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Why is sum of a sequence $\displaystyle s_n = \frac{n}{2}(a_1+a_n)$?
Sum of n consecutive numbers

I know how to prove $\sum\limits_{i=1}^{n} i = \frac{n(n+1)}{2}$ works by mathematical induction, but how was the algorithm created?

Was it just trial and error?

How is any generic equation like this created with summation? At what level of math would I actually start learning how to come up with these equations myself?

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marked as duplicate by Aryabhata, ShreevatsaR, Chandru, Ross Millikan, Américo Tavares Jul 22 '11 at 17:28

This question has been asked before and already has an answer. If those answers do not fully address your question, please ask a new question.

I think this question (or some question whose answers answer this question) has been asked before on this website, but I can't find it right now… –  ShreevatsaR Jul 22 '11 at 17:04
See also here math.stackexchange.com/questions/50485/… –  leonbloy Jul 22 '11 at 17:09
@Oghma: Look at Bill's answer. That shows you how to come up with it... –  Aryabhata Jul 22 '11 at 17:10
@Oghma: See this article Gauss's Day of Reckoning and also this collection for a list of tellings of the story of how one person (Gauss) came up with it. Of course, the formula was known earlier than Gauss, but it's something that many people rediscover so these accounts ought to be satisfying. :-) –  ShreevatsaR Jul 22 '11 at 17:15
@Oghma: Oh, for the question "At what level of math would I actually start learning how to come up with these equations myself", one answer is that you can come up with some of these equations after reading the first couple or so chapters of the great book Concrete Mathematics by Graham, Knuth and Patashnik. –  ShreevatsaR Jul 22 '11 at 17:17

2 Answers 2

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A standard way of "discovering" this formula is to take the sum twice, in opposite order: $$\begin{array}{ccccccccc} 1 & + & 2 & + & 3 & + & \cdots & + & n\\ n & + & n-1 & + & n-2 & + & \cdots & + & 1\\ \hline (n+1) & + & (n+1) & + & (n+1) & + & \cdots & + & (n+1) \end{array}$$ which readily yields that twice the sum equals $(n+1)n$, from which the result follows.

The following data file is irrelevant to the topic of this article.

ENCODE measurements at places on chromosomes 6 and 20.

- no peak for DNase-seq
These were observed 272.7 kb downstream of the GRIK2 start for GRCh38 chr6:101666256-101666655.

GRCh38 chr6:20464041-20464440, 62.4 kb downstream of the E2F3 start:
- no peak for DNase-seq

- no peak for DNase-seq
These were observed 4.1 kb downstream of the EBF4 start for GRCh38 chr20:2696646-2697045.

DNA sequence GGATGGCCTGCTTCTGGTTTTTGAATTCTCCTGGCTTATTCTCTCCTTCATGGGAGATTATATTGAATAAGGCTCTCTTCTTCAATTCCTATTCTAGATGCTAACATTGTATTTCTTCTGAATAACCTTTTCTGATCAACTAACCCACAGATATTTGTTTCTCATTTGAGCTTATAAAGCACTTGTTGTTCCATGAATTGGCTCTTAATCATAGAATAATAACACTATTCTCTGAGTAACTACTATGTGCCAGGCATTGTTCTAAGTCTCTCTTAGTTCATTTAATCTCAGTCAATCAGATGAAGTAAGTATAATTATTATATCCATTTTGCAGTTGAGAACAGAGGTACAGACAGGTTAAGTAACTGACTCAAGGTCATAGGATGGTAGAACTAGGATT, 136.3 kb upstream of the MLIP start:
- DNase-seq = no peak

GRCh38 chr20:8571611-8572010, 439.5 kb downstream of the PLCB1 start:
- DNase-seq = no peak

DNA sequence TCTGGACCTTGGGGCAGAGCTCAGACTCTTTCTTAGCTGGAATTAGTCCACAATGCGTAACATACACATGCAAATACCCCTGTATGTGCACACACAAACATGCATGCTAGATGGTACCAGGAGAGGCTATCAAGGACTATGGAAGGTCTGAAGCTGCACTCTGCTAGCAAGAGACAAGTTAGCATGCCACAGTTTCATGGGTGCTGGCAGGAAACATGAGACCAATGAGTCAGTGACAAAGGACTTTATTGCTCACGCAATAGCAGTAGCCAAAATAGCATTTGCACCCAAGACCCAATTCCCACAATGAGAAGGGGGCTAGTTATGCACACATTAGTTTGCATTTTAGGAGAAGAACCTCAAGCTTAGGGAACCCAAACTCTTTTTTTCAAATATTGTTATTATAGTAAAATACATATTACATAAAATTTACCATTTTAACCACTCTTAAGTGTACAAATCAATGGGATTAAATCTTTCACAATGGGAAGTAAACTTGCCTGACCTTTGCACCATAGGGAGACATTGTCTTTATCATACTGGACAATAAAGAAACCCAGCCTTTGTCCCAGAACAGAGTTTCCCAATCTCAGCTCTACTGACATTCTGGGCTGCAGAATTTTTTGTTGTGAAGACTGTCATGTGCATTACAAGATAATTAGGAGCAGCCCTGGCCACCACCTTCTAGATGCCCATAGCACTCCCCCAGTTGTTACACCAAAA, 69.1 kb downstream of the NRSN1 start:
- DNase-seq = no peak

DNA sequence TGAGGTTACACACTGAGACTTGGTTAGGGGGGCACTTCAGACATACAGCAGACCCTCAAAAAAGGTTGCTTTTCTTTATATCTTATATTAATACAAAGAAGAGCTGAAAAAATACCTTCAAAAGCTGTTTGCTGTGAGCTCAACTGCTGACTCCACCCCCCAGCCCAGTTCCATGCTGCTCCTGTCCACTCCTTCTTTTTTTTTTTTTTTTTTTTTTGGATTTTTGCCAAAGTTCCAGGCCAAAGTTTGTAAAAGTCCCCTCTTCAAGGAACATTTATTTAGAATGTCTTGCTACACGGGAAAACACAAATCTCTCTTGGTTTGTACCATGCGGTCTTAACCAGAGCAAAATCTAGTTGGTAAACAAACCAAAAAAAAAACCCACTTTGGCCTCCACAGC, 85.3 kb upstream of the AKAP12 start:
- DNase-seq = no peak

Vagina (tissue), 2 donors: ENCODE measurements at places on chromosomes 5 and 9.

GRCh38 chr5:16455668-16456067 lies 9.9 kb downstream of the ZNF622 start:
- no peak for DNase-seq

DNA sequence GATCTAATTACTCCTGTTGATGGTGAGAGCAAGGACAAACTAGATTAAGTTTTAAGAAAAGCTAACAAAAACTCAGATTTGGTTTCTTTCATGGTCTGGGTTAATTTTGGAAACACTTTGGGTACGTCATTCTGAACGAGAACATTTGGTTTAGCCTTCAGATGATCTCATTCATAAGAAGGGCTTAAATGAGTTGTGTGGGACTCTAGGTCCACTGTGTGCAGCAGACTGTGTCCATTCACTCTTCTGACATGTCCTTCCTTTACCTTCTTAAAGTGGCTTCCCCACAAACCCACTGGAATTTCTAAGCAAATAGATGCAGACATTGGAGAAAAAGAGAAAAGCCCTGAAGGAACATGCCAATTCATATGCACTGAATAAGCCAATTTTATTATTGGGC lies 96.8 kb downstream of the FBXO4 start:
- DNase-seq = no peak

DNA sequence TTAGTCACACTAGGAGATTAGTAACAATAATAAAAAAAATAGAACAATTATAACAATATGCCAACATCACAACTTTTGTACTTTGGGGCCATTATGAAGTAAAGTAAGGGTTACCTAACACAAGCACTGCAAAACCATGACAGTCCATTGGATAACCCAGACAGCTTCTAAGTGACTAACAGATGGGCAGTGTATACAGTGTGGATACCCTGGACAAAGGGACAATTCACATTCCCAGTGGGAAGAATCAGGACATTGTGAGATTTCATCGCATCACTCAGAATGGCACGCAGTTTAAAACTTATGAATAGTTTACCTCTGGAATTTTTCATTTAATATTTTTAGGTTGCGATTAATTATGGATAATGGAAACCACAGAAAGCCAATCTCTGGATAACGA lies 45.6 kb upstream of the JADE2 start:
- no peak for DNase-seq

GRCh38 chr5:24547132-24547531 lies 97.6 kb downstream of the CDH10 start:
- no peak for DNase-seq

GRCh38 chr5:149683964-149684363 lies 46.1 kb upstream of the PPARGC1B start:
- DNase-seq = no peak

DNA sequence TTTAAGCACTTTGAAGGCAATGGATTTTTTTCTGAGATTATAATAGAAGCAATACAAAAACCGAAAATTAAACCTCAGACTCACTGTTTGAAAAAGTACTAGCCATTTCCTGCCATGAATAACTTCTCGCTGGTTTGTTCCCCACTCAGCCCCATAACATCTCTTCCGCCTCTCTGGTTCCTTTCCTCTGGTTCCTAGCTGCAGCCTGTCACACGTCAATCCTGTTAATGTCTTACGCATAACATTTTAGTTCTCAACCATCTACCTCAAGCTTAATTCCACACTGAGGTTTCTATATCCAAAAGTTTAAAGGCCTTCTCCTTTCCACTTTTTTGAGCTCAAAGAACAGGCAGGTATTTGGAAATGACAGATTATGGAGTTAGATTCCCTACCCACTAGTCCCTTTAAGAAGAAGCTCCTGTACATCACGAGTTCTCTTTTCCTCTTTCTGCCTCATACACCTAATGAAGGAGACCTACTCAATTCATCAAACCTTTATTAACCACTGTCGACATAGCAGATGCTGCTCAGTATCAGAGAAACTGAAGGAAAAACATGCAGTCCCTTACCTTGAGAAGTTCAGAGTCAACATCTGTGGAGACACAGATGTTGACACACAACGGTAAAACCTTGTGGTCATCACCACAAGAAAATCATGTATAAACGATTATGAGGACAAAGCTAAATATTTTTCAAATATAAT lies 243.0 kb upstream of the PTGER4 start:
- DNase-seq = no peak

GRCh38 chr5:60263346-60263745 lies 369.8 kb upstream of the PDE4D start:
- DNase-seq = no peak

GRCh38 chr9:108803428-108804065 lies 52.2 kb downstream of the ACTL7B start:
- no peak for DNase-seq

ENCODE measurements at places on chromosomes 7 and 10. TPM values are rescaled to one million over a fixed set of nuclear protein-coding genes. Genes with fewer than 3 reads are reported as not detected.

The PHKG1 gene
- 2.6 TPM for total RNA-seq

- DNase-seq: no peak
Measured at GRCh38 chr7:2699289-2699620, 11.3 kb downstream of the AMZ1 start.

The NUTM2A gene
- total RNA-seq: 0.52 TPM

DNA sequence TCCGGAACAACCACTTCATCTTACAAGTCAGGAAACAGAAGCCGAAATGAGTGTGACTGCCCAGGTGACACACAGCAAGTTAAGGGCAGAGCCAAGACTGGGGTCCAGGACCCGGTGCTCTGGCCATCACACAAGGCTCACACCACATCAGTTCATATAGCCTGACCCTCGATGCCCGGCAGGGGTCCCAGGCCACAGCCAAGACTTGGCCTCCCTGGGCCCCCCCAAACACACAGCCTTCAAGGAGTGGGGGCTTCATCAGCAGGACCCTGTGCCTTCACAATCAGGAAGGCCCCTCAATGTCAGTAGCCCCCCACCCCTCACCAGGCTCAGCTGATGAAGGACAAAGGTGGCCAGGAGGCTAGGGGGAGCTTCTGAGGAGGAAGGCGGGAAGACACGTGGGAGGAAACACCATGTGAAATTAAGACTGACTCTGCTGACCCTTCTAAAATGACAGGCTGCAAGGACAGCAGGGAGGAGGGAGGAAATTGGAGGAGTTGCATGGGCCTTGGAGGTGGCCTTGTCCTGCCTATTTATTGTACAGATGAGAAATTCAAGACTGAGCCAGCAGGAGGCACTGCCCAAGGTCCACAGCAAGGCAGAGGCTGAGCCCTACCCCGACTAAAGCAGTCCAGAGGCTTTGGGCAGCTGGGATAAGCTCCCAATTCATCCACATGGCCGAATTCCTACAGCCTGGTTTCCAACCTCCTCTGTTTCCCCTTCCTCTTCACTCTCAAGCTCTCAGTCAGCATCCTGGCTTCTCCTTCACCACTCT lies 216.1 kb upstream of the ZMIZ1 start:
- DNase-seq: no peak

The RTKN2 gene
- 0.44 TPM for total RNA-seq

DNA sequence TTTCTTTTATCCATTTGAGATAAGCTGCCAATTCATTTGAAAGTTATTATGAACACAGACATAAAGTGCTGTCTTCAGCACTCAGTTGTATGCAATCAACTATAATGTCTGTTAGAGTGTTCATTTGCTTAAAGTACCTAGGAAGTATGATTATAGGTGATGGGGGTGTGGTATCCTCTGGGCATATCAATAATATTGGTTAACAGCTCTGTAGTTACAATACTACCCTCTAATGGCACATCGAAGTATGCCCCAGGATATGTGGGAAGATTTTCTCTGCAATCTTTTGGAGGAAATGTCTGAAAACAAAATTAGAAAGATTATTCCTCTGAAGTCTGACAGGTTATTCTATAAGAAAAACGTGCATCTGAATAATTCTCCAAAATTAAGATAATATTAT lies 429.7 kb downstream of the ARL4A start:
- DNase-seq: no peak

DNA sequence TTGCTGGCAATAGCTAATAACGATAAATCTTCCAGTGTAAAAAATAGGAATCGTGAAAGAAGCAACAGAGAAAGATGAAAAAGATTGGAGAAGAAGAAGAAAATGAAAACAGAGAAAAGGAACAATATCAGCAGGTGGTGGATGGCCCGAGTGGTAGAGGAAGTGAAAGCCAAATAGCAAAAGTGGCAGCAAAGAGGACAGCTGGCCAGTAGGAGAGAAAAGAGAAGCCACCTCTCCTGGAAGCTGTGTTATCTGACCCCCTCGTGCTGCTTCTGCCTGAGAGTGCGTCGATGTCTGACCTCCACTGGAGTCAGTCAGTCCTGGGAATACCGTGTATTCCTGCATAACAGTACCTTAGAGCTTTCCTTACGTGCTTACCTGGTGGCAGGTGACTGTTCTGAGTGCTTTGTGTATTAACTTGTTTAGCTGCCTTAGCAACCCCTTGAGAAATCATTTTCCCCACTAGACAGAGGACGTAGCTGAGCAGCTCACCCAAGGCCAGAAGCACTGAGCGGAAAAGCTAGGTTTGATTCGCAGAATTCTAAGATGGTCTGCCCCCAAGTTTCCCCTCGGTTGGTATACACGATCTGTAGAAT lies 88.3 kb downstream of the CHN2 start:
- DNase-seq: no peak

This kind of insight might strike "as a bolt from the blue" easily enough.

More interesting, perhaps, is to ask about more general formulas for sums of powers, $$\sum_{i=1}^n i^k$$ with $k$ a positive integer. There are many systematic ways for finding such formulas; see for example this paper, or this Monthly paper by Beardon to get started.

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Actually this one formula has many beautiful and different ways of being deduced. It probably also has been asked a few times before on this website? The way most people first see, along with the story of the young Gauss figuring it out when he was 11 years-old or something.

It goes like this : First, write the sum of the first $n$ integers, once forwards and once backwards. $1+2+3+4+5+...+n$


it is not too hard to see that if you sum together one number from the top row with one number from the bottom row you will always get the result $n+1$, but then you will be summing everything twice, which means that the total sum is $n(n+1)/2$.

As far as I know there isn't really a "general" way of finding formulas for arbitrary sums, the strategies to find them are usually different in each case.

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Actually, writing it backwards is quite an artificial trick, okay for a slick proof but I don't think it's the natural way anyone would have derived it. It's more natural to observe that sum of first and last term = sum of second and penultimate term and so on, i.e., 1 + n = 2 + n-1 = 3 + n-2, etc., so there are n/2 terms each equal to n+1. This is less slick because you have to think a little about what happens when n is odd, but it's more natural –  ShreevatsaR Jul 22 '11 at 17:09

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